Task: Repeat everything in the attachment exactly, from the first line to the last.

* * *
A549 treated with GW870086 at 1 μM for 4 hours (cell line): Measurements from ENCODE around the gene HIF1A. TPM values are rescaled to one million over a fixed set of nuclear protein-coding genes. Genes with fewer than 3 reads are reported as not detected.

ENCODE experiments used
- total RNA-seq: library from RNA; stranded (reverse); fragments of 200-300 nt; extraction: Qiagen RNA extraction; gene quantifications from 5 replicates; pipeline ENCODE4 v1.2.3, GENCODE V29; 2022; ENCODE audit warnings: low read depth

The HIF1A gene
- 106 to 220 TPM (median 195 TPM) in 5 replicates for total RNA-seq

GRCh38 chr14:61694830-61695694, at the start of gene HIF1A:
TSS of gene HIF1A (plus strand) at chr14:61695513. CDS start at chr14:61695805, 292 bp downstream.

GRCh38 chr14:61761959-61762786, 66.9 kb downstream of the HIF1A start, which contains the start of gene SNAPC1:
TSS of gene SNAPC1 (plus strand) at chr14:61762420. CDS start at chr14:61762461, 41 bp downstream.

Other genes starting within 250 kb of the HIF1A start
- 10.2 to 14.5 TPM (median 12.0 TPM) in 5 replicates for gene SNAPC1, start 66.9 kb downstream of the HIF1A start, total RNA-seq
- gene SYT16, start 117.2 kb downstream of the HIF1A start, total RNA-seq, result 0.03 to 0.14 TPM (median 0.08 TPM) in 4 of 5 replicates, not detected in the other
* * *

A549 treated with GW870086 at 1 μM for 4 hours (cell line): Measurements from ENCODE around the gene HIF1A. TPM values are rescaled to one million over a fixed set of nuclear protein-coding genes. Genes with fewer than 3 reads are reported as not detected.

ENCODE experiments used
- total RNA-seq: library from RNA; stranded (reverse); fragments of 200-300 nt; extraction: Qiagen RNA extraction; gene quantifications from 5 replicates; pipeline ENCODE4 v1.2.3, GENCODE V29; 2022; ENCODE audit warnings: low read depth

The HIF1A gene
- 106 to 220 TPM (median 195 TPM) in 5 replicates for total RNA-seq

GRCh38 chr14:61694830-61695694, at the start of gene HIF1A:
TSS of gene HIF1A (plus strand) at chr14:61695513. CDS start at chr14:61695805, 292 bp downstream.

GRCh38 chr14:61761959-61762786, 66.9 kb downstream of the HIF1A start, which contains the start of gene SNAPC1:
TSS of gene SNAPC1 (plus strand) at chr14:61762420. CDS start at chr14:61762461, 41 bp downstream.

Other genes starting within 250 kb of the HIF1A start
- 10.2 to 14.5 TPM (median 12.0 TPM) in 5 replicates for gene SNAPC1, start 66.9 kb downstream of the HIF1A start, total RNA-seq
- gene SYT16, start 117.2 kb downstream of the HIF1A start, total RNA-seq, result 0.03 to 0.14 TPM (median 0.08 TPM) in 4 of 5 replicates, not detected in the other